As a new pocket calculator tribute demonstrates, the Tombow Mono eraser is a design icon. It is also a mighty fine eraser. And similar to other successful products, the Mono has several brand “extensions”.
Looking just at the traditional block format erasers, here are five variants:
PE-04A, the basic Tombow Mono.
EN-MN, the “Non Dust” version.
PE-LT, the “Light” version.
EL-KA and EN-MA, which don’t have English names.
The EL-KA is distinguished by a slight blue tone – the other four erasers are bright white.
Readers of this blog are probably aware that top modern erasers are all first rate. The Pilot Foam, the Mitsubishi Boxy, and many others are great erasers. Differentiating between their performance is often a matter of discerning slight variations.
So I’ll admit to some curiosity about what might make these five PVC erasers from Tombow different from one another.
First observation: all five are excellent, and share much in common.
The name of the Non-Dust confuses me, as it seems to produce the same residue as other erasers. Perhaps there is some specific type of particle that it isn’t emitting? It is denser than the Mono, but the results seem very similar to me.
The EN-MA is spongier and lighter, but it also produced a very similar result. I like the feel.
The Light is the first one that truly feels different. It feels exceptionally smooth on paper – it does feel “light”. You also experience something the photo partially reflects – it excels at attracting and absorbing graphite. I don’t love the design of the sleeve (versus the original), but it is definitely an eraser worth trying.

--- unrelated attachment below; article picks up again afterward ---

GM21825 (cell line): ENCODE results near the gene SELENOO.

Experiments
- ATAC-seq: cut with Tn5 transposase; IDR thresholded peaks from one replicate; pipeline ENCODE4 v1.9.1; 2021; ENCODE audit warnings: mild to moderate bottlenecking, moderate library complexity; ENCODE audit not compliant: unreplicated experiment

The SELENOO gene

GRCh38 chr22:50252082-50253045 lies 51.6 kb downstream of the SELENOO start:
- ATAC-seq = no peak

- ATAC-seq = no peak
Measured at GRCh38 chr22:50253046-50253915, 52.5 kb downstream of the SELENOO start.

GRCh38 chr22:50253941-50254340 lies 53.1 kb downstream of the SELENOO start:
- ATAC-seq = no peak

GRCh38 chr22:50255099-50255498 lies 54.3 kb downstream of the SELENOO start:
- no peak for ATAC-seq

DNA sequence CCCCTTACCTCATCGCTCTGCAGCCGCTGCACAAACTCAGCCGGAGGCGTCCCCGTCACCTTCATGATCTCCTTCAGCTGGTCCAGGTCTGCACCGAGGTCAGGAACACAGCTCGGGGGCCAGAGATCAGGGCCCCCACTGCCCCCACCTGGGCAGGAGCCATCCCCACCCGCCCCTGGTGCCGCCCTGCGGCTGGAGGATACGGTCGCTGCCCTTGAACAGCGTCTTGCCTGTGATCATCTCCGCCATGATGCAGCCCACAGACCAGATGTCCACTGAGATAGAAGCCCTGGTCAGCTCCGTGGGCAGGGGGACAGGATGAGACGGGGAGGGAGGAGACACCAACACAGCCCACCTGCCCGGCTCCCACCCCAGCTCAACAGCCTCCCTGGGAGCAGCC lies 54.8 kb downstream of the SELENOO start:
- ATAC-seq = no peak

Finally, the bluish EL-KA seemed to produce a different residue type – finer particles. Yet, the performance was similar to the others.
Are all these variations worthwhile? I imagine that for certain specialty pencil/paper combinations, one of these erasers might just be perfect. But for most general pencil users, I’m not so sure.
Does anyone like one or more of the Tombow Mono variants? If so, what do you like about it?
8 Replies to “Tombow Mono block erasers”
I am amazed by the grip of the basic Mono eraser – it just knuckles down to it (so to speak). For a portable eraser I like the Mono One. It is very good too although I have the impression that its formula is different (maybe to withstand the different mechanical stress). – The pocket calculator is nice :-)
All of them look great, especially the blue-ish one, but none of those erasers are locally available.
I’m no expert, but it seems the EL-KA and EN-MA are made of recycled materials. The EL-KA is described as “super easy erase” and the EN-MA is sold as a sticky-debris eraser. Thus it appears to me that they are just slighly more eco-friendly versions of their other offerings.
I like the standard Mono eraser, and I always have one or two laying around. They’re cheap and common where I live, and they are very effective. I also enjoy using the Mono One that Gunther mentioned, though I don’t use it often since I’ve gotten pretty good at precise erasing with a simple (and cheap) block.
I don’t have the light-touch version of the Mono, but I do have the light-touch Pentel Ain eraser, and I like it a lot.
Are these all PVC? I thought the erasure manufacurers were moving away from PVC because of health issues. We should do a non PVC erasure review. http://www.besafenet.com/pvc/The_Poison_Plastic.html
Each one has a “PVC” logo.
In regard to the Tombow EN-MN “Non Dust” version, perhaps it is similar to the Faber-Castell “Dust Free” vinyl eraser? Having never used the Tombow version, I can’t draw an accurate comparison. The F-C version is a white vinyl eraser that leaves one or a very few large eraser dust bits that are easier to clean up afterward than the many tiny bits of debris left behind by most white erasers I’ve used previously.
The regular Tombow Mono is still the best eraser in my opinion. It’s just perfect.
There’s another Tombow eraser that is much better than the Non Dust in avoiding shavings. It’s the Tombow Dust Catcher. It’s VERY effective on that.